My response… Differentiated Instruction

I was intrigued when I read James R. Delisle’s commentary from Edweek, “Differentiation Doesn’t Work.”  As some of you may know, world renowned advocate for differentiation Carol Ann Tomlinson responded recently in her commentary “Differentiation Does, In Fact, Work.”  I’m in no position to argue either one of these commentaries but I do want to comment on some positions Ms Tomlinson takes in her response.

I’m an 8th grade math teacher in a middle school setting.  I was fortunate enough to have the backing of a previous administration that allowed the counselor and I to experiment with flexible grouping of students.  Our intention was to begin the school year with classes (45 min periods) of students grouped by similar strengths and weaknesses as determined by a number of considerations.  These groups weren’t meant to be static “tracks” but would allow the teacher to systematically design instruction that would target those weaknesses.  Once a student demonstrated he/she could perform at a level demonstrated at the sequential level, he/she was to be moved to the next class.  The grouping was to be very fluid.  Ms Tomlinson first stated that tracked or grouped classes, particularly the lower groups tend to be taught by newer or less experienced teachers using a curriculum that is far less robust than that used in upper tracks.  She states that the intellectual climate is dampened because students placed in lower groups consider themselves less able.  Ms Tomlinson points out some other frightening considerations of grouping students by ability, but I’ll allow you to read the article yourself.

My immediate response was that if Ms Tomlinson is accurately describing the environment in which grouping has traditionally taken place, shame on those leaders who allowed that to occur!  I can’t imagine that a shred of research would support a situation like that.  Flexible grouping, from my experience, is far different than what Ms Tomlinson described.  Particularly in a middle school setting, it’s much easier to allow the same teacher to instruct all the groups of students, rather than a new less experienced teacher instructing the low groups.  A tremendous amount of communication is required to keep the grouping flexible in nature and to ensure planning is accurately diagnosing and addressing student weaknesses.  I can’t imagine that being the case if different teachers are instructing different groups of students in an attempt to keep student schedules flexible.  Grouping or no grouping, it’s important that the classroom provide a robust and engaging curriculum.  No one would argue that.  In reference to the intellectual climate, I made a concerted effort to build a climate where the lower groups of students (you know, the ones who hated math, sat in the back to never utter a word, care less about turning in work on time or passing tests) knew immediately that Mr Oldfield was not going race through the curriculum with entire disregard to whether they were learning or not.  I communicated effectively that there would be no time limits on learning.  I appeared in my class one day as a “guest speaker”, Mr Brain Researcher, to share with my students the knowledge that all students are geniuses in one talent or another.  I most certainly kept my word that students would move up to a different class once they demonstrated they were ready.  The students in my lower classes still contact me occasionally and tell me that my math class was the only one where they actually learned something.  The students dropped all fear and inhibition at the door when they came to class.  I still exposed them to as much of the rich, authentic, technology-enhanced instruction as I did with other classes, I just made an attempt to identify where they were, communicate where they needed to go, and determine how we could all get there.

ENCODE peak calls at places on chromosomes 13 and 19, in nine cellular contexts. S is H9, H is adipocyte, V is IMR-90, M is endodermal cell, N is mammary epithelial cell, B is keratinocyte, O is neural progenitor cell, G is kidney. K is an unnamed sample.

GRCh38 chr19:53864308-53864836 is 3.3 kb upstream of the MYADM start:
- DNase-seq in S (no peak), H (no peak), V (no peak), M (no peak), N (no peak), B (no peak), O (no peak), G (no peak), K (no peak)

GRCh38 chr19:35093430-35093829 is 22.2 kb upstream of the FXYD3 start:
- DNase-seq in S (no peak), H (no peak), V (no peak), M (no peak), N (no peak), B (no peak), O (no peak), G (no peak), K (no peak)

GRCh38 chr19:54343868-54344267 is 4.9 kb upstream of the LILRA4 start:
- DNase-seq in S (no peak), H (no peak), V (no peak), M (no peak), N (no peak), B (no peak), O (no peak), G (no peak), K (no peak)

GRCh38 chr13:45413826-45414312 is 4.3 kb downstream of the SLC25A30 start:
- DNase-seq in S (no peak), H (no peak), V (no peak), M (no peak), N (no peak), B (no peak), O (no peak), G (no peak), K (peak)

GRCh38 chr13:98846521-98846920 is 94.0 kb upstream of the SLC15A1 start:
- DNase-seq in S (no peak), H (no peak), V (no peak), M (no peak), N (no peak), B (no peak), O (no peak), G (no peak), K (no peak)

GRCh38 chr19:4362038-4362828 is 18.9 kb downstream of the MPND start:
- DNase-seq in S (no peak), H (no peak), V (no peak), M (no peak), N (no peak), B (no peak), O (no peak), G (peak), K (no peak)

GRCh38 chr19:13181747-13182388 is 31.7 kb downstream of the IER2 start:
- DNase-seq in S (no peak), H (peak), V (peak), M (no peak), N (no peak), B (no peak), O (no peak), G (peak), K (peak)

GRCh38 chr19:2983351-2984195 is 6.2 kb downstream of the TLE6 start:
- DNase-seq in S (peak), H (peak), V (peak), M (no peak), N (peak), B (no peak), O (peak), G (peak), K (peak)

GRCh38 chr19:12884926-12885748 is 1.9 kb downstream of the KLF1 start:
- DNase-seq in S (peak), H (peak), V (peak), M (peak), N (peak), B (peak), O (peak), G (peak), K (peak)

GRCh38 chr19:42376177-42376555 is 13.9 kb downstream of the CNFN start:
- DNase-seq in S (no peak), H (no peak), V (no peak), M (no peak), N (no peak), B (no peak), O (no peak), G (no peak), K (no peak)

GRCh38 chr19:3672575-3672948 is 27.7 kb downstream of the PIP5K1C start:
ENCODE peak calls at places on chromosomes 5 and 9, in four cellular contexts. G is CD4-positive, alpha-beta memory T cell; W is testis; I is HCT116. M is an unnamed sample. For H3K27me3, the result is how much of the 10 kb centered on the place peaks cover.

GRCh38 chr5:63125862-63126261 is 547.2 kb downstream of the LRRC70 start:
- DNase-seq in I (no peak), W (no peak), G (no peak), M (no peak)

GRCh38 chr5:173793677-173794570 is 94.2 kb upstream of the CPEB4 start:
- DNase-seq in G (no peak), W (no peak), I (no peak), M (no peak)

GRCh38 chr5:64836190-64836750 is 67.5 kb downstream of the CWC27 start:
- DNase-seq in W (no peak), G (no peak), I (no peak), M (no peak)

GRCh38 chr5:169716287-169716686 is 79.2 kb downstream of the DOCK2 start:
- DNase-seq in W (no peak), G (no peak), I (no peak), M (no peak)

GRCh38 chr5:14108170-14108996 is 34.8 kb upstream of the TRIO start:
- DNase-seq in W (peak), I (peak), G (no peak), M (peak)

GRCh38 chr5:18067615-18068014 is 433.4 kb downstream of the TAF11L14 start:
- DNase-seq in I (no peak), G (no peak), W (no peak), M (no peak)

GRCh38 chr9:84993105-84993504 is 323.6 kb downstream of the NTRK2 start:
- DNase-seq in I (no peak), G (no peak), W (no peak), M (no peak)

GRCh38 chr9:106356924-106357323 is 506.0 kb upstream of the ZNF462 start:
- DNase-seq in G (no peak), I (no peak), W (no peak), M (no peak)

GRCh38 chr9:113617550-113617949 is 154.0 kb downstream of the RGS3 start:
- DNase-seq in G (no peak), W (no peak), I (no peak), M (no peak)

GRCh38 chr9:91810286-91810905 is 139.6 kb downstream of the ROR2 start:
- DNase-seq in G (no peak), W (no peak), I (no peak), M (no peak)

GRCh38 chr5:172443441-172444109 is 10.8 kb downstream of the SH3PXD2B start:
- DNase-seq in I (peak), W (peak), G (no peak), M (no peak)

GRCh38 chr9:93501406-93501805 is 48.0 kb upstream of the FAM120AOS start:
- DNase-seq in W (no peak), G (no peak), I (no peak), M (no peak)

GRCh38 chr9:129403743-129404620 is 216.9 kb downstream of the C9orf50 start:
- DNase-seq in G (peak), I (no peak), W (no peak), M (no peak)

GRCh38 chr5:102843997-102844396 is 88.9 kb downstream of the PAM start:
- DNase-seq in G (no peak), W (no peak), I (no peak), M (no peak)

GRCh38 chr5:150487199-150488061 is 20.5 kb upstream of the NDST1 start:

Don’t get me wrong, the system I attempted to implement was far from perfect.  Learning is chaotic.

chaoticlearningThe levels at which all students perform throughout the year needs to be monitored constantly.  Benchmarks for students to accomplish in order to move up need to be communicated often.  What I can say with full certainty is that my system looked nothing like the ones communicated by Ms Tomlinson and other commentaries blasting tracking students.  I believe it can be done in a manner that puts students first, eliminates any negative perceptions, and fills in the swiss-cheese gaps created by traditional k-12 math progression.

Having experienced both flexible grouping and very heterogenous groups of students in each period, I can’t go to the extreme that Mr Delisle takes on his position against differentiation.  I will say, for me and my position, it was easier to differentiate pace, planning, instruction, activities, and support for my students when they weren’t heterogeneously grouped within the same class period.  In fact, I feel myself failing more often than not in filling those swiss-cheese gaps this year because each class period presents such a wide variety of skill levels.  The struggle to differentiate is a constant fight for me, mostly in terms of time.  The time required of me to genuinely structure 5 different class periods each day in a way that maximizes engagement and support, and provides content-rich activities for each student is a real commitment.  This commitment is one that often makes me question where to focus my time: my family or my job.  I will continue to take Ms Tomlinson’s advice and incorporate low prep strategies as much as possible, while continuing to make progress in those areas she considers high prep.  I applaud Ms Tomlinson for her work and do consider her an irreplaceable resource for me and my class.


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